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St Mary the Virgin, Ovington, Essex

(52°3′10″N, 0°34′11″E)
TL 763 425
pre-1974 traditional (England and Wales) Essex
now Essex
medieval London
now Chelmsford
  • Ron Baxter
22 April 2015

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Feature Sets

Ovington is a small village in the Braintree district of north Essex, 6 miles W of Sudbury and 1½ miles S of Clare and the Suffolk border. It is a village that is dispersed along minor roads with no noticeable centre, although the hall and church form a group half a mile N of the main residential area..

The church is of flint and pebble rubble with ashlar dressings. It consists of a nave and chancel in one with a weatherboarded bell turret with a lead pyramid roof over the W gable and a timber-framed S porch. There is no fabric visible earlier than the 14thc, and the only Romanesque feature is the font.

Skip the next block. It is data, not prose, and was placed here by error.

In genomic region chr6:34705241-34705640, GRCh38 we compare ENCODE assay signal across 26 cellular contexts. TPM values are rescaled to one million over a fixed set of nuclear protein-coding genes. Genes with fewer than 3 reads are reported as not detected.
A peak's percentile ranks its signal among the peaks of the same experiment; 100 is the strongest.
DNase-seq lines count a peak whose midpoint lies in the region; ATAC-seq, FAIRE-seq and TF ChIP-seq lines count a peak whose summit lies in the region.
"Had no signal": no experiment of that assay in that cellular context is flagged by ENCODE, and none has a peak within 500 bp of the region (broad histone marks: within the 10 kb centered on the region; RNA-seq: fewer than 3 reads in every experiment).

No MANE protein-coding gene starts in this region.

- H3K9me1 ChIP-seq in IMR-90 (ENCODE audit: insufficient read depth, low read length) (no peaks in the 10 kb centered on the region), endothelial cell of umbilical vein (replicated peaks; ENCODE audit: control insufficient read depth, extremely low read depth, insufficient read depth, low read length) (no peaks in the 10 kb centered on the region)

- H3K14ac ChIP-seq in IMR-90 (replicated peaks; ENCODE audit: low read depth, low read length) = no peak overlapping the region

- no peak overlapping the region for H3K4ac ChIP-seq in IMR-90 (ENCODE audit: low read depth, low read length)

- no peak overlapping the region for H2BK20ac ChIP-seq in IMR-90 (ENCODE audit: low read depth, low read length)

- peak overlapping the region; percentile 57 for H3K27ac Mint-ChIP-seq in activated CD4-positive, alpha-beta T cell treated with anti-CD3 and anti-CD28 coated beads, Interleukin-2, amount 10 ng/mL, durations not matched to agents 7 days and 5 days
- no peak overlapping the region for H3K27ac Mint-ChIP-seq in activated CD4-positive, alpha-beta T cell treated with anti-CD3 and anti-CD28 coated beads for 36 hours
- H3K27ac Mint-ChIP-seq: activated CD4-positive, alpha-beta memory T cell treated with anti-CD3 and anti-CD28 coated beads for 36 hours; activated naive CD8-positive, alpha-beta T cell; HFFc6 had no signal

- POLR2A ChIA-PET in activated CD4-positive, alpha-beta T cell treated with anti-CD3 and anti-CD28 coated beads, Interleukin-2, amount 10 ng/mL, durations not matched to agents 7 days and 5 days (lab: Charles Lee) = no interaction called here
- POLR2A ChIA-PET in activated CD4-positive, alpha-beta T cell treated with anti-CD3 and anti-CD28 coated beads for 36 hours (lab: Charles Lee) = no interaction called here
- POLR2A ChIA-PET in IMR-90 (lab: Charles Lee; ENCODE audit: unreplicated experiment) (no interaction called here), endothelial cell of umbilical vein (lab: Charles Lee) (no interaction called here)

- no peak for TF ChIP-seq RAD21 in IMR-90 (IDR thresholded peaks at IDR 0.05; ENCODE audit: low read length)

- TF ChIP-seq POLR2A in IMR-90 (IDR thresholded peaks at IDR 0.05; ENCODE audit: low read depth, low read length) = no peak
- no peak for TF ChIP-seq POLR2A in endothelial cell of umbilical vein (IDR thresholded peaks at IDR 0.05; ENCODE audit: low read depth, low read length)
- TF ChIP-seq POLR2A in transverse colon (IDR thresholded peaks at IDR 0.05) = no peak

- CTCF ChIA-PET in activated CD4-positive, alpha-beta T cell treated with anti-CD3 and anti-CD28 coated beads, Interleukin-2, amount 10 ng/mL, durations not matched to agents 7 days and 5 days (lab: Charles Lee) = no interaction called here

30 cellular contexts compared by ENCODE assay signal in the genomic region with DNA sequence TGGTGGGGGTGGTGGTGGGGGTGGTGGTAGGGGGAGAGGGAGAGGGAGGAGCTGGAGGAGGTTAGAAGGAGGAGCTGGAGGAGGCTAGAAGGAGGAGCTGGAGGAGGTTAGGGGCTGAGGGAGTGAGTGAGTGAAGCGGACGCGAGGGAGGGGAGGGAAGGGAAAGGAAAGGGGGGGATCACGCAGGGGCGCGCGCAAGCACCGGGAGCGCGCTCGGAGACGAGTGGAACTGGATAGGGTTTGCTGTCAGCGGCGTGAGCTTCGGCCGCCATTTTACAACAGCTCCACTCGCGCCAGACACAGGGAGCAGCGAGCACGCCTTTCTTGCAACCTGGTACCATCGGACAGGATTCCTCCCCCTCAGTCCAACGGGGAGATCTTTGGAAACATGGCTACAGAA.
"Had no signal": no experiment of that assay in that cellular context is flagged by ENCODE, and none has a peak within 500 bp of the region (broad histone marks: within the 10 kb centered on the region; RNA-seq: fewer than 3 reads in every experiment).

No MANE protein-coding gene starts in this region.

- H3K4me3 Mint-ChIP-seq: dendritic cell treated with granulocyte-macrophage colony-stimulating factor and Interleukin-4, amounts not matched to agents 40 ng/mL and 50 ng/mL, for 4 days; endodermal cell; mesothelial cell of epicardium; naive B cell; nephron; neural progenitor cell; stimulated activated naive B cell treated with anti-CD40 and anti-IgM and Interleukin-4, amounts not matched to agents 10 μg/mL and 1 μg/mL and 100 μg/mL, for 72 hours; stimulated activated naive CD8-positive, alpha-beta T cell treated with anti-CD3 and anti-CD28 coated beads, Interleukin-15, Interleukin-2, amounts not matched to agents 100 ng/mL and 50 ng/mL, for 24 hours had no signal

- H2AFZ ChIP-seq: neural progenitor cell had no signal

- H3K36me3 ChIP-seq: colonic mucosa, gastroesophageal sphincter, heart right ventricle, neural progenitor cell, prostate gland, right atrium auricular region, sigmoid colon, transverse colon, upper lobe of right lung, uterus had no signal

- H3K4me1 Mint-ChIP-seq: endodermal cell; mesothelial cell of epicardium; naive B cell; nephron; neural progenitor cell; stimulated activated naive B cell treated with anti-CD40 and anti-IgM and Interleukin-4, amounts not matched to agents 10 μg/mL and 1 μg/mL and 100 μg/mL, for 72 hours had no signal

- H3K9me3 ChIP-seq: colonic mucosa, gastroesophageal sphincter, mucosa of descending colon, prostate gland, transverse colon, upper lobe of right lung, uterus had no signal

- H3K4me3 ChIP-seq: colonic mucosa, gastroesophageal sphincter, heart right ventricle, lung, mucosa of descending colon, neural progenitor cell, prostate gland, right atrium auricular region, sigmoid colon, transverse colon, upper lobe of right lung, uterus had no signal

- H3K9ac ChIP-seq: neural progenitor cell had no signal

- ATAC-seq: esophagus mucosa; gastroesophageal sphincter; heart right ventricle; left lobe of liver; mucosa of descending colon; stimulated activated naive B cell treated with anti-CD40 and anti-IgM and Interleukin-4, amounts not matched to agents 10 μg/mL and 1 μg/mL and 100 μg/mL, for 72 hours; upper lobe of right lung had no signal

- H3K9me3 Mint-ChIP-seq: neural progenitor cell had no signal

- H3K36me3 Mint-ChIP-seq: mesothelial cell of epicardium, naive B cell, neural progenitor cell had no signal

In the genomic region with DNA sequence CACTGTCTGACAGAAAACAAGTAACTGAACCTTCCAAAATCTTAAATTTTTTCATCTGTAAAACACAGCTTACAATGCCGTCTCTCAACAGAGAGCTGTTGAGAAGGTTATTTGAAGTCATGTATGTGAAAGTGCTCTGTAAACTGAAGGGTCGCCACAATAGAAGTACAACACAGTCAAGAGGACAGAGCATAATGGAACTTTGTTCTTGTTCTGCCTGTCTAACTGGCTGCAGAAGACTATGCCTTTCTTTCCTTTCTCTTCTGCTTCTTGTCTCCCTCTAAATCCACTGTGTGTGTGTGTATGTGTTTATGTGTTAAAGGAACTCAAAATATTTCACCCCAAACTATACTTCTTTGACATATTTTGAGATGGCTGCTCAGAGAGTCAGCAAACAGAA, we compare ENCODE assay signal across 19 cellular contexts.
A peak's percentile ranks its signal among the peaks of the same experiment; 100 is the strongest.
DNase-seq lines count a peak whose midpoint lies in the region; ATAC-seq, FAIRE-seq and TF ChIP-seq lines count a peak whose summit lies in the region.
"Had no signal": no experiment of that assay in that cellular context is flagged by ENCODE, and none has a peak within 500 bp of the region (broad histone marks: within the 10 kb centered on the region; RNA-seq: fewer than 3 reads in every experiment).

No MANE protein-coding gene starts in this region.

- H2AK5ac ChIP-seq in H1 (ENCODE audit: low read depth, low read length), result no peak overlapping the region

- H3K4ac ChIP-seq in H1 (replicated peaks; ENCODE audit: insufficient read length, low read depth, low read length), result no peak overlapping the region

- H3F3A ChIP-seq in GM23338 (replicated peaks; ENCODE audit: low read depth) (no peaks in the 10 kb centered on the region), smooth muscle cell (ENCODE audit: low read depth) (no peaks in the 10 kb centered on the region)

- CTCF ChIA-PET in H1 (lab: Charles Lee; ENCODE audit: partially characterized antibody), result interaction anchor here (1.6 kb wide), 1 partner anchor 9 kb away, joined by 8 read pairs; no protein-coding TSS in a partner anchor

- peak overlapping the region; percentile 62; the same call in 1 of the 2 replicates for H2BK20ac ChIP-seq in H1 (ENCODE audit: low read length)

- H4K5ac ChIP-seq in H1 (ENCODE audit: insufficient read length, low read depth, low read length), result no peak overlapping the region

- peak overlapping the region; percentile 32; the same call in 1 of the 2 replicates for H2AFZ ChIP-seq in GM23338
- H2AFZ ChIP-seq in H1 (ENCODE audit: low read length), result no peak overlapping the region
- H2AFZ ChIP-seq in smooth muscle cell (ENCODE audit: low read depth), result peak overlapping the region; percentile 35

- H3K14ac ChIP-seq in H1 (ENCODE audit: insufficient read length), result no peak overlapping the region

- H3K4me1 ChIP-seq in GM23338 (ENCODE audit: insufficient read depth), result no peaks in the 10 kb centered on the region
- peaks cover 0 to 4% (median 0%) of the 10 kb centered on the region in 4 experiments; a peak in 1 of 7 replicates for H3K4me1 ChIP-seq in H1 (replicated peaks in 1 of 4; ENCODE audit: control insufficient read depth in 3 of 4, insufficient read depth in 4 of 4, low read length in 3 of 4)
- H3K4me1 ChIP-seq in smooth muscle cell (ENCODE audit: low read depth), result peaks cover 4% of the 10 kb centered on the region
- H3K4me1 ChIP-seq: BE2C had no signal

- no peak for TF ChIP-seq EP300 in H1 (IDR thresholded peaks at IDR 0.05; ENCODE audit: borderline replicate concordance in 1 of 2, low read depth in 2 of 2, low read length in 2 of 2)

The manor was held by a freeman in 1066, and by Roger Bigod in demesne in 1086. It was assessed at 1 hide and 30 acres, plus 24 acres of meadow. It remained in the possession of Roger’s successors as earls of Norfolk until the death of Roger Bigod, the 5th Earl, in 1307, when it reverted to the crown. Further details of the earldom and succeeding dukedom of Norfolk may be found in Wright (1831-36).





Bettley and Pevsner suggest that the decoration of the font plinth was done in the early 20thc by Margaret Anna Brett, wife of the the Rev. C. W. Brett, who was responsible for similar eccentricities at St Margaret’s, Tilbury-juxta-Clare, 1½ miles to the S.


F. Arnold-Forster, Studies in Church Dedications or England’s Patron Saints, 3 vols, London 1899, III, 220.

J. Bettley and N. Pevsner, The Buildings of England. Essex, New Haven and London 2007, 620

Historic England Listed building 407526

RCHME, An Inventory of the Historical Monuments in Essex, Volume 1: North West (1916), 205-06

T. Wright, The History and Topography of the County of Essex, 2 vols, 2nd ed. 1831-36, I, 588-91.